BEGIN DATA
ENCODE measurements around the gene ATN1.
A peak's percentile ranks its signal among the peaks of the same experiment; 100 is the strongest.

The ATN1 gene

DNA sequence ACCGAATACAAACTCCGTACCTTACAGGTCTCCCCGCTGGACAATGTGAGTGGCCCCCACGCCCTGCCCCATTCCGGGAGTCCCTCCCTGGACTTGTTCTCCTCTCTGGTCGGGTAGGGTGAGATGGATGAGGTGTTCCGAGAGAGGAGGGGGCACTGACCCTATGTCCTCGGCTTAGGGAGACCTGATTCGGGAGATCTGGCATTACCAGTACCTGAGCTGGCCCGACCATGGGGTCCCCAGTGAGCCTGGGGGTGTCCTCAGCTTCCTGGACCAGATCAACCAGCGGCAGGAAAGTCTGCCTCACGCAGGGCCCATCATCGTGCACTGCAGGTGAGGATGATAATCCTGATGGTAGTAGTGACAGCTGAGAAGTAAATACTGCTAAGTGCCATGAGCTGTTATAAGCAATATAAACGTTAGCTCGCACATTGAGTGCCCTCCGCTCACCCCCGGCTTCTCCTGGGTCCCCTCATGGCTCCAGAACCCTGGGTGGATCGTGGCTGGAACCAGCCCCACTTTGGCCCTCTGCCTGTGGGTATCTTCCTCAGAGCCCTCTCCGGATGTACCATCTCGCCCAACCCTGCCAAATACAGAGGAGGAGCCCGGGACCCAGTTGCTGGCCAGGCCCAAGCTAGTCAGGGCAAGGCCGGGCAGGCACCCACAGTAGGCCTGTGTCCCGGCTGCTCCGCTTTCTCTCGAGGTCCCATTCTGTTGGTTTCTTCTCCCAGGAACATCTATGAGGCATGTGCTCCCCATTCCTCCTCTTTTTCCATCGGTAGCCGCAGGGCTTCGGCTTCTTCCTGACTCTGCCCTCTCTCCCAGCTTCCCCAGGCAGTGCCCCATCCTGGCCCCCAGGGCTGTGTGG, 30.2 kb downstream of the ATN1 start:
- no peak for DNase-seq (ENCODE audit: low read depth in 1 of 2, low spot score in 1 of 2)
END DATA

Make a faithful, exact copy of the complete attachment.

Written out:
ENCODE measurements around the gene ATN1.
A peak's percentile ranks its signal among the peaks of the same experiment; 100 is the strongest.

The ATN1 gene

DNA sequence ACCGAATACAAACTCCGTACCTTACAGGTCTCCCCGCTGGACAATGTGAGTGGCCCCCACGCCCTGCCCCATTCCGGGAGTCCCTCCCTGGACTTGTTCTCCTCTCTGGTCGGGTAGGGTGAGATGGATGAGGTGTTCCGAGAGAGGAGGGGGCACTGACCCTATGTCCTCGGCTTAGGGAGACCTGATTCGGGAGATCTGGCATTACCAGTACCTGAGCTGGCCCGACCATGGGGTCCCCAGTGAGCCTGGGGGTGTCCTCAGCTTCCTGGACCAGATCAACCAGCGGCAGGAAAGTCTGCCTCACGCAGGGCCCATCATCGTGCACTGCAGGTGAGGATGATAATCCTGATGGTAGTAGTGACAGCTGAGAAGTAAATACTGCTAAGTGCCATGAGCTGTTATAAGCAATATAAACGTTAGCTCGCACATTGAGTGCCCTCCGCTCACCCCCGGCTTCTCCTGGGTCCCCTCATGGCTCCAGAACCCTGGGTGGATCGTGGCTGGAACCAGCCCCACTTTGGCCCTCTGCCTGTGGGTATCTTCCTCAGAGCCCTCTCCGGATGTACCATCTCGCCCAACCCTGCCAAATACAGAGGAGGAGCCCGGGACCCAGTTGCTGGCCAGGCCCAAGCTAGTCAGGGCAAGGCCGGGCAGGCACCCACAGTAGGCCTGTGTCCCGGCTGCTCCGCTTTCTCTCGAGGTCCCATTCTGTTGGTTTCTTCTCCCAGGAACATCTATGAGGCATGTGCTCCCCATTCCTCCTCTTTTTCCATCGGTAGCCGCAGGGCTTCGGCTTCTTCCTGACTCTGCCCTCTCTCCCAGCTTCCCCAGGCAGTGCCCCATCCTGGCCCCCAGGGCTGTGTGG, 30.2 kb downstream of the ATN1 start:
- no peak for DNase-seq (ENCODE audit: low read depth in 1 of 2, low spot score in 1 of 2)